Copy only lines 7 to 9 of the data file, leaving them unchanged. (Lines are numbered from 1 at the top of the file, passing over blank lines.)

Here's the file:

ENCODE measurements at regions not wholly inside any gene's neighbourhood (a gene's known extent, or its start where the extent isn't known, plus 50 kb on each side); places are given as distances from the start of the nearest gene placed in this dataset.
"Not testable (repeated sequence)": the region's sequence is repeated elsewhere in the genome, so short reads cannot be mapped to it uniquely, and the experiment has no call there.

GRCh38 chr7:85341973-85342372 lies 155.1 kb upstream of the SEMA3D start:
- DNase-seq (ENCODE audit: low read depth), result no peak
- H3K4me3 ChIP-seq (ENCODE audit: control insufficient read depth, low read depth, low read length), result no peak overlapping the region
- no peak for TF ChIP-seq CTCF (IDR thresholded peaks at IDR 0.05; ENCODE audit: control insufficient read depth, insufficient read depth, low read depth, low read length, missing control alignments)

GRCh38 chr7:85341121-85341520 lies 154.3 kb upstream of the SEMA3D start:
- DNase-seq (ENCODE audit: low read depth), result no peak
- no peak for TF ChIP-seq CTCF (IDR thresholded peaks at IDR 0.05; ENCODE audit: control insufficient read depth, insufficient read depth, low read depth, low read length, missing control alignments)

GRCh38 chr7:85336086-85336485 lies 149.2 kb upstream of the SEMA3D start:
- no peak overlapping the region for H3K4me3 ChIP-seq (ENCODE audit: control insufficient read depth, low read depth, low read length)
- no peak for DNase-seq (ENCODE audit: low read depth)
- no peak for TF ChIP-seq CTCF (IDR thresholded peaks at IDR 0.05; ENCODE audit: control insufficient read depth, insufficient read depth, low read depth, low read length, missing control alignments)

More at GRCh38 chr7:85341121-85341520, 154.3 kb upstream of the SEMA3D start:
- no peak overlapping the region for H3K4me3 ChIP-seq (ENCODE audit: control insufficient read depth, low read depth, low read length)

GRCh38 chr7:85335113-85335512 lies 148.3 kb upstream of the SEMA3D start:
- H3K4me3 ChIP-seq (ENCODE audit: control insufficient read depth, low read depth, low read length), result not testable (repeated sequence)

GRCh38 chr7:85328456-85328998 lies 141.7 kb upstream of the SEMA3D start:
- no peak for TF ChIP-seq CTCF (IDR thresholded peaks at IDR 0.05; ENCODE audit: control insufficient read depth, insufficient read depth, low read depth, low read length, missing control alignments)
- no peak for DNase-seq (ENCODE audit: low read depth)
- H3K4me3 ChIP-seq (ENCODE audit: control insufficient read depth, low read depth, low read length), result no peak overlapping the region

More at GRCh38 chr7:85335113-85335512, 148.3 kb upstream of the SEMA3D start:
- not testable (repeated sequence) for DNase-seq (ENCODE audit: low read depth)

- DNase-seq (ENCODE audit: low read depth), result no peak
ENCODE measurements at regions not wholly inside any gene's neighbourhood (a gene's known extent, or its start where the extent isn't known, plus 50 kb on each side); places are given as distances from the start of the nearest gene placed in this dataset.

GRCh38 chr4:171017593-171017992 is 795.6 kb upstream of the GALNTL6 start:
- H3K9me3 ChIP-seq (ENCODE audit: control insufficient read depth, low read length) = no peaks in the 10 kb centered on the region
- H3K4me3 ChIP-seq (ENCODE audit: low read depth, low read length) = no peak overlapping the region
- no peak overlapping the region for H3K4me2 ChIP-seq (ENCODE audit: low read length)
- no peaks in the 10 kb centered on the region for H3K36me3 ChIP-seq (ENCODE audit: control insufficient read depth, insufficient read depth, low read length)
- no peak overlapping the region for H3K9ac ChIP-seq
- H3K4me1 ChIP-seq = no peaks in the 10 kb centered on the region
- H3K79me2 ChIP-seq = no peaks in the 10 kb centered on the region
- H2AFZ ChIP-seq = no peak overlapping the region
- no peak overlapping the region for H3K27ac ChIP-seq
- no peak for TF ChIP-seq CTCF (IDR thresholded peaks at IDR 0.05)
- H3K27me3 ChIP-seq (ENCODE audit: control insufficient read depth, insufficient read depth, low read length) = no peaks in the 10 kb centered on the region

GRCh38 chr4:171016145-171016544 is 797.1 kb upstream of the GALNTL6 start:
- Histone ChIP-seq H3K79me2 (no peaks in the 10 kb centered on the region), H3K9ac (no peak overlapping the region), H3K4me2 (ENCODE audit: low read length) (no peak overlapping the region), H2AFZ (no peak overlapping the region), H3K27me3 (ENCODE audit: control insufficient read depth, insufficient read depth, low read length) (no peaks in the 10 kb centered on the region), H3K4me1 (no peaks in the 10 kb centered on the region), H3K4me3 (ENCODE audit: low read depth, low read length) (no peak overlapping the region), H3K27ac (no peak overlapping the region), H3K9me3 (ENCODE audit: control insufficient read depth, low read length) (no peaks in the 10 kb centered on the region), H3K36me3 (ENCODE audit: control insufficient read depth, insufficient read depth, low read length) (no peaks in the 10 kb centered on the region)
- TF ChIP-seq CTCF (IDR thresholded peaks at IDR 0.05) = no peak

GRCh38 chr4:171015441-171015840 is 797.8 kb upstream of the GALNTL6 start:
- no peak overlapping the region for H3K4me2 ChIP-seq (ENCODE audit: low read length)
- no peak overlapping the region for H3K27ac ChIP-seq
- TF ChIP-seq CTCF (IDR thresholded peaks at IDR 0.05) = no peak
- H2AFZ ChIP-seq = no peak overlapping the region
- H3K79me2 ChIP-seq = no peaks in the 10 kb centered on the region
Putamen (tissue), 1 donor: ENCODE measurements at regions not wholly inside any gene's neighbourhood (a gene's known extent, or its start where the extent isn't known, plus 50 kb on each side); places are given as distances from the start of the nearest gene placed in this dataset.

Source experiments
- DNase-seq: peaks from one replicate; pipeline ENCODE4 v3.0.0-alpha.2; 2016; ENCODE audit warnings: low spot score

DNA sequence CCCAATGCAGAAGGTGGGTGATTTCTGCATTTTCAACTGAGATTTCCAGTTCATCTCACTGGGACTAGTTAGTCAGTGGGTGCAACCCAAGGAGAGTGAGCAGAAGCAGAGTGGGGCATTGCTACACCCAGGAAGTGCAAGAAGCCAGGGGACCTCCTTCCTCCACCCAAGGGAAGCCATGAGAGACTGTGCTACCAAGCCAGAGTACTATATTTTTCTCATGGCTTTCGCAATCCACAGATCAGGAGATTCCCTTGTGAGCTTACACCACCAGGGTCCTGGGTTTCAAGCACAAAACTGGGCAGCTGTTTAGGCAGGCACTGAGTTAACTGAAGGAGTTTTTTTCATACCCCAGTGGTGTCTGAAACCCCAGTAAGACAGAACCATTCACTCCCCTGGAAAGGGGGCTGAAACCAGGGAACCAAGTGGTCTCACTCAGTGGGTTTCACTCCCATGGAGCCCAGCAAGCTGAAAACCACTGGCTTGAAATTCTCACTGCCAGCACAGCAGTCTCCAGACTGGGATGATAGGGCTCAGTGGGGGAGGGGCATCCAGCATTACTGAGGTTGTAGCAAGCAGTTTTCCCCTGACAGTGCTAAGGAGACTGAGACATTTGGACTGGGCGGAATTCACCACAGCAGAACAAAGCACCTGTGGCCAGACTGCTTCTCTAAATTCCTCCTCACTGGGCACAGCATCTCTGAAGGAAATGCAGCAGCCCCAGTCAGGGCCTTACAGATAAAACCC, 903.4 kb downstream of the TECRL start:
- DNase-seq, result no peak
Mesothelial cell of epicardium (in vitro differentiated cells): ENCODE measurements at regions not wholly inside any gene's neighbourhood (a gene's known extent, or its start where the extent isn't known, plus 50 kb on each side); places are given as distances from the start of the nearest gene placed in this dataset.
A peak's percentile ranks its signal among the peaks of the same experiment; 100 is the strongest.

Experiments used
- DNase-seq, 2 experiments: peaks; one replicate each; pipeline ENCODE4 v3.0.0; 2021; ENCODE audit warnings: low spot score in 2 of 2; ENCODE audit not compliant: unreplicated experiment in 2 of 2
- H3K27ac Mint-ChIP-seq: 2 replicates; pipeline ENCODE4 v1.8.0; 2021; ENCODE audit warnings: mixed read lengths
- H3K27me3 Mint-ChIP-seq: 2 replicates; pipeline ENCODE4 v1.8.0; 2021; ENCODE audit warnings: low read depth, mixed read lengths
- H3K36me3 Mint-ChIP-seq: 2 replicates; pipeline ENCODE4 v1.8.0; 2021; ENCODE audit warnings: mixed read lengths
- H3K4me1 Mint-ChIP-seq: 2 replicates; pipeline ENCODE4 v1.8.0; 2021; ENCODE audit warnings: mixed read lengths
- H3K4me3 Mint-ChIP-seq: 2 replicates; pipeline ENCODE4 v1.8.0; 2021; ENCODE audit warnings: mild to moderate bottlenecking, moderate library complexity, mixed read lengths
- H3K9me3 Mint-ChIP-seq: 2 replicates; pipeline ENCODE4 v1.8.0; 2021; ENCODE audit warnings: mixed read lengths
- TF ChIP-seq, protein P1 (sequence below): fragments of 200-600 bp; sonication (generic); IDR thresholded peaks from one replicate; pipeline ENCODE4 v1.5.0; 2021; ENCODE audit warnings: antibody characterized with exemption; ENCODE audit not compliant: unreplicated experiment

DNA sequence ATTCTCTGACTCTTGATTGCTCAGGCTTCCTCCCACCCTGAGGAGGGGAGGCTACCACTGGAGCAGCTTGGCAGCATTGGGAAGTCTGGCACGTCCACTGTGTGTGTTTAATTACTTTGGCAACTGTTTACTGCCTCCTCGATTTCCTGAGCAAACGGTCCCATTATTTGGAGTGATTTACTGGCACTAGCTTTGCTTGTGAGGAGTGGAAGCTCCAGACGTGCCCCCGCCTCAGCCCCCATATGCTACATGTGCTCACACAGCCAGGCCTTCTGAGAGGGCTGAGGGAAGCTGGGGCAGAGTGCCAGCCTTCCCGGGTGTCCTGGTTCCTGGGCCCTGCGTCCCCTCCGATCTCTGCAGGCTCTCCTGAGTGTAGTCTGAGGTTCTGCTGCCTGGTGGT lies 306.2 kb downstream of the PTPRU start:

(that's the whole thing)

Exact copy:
GRCh38 chr7:85341121-85341520 lies 154.3 kb upstream of the SEMA3D start:
- DNase-seq (ENCODE audit: low read depth), result no peak
- no peak for TF ChIP-seq CTCF (IDR thresholded peaks at IDR 0.05; ENCODE audit: control insufficient read depth, insufficient read depth, low read depth, low read length, missing control alignments)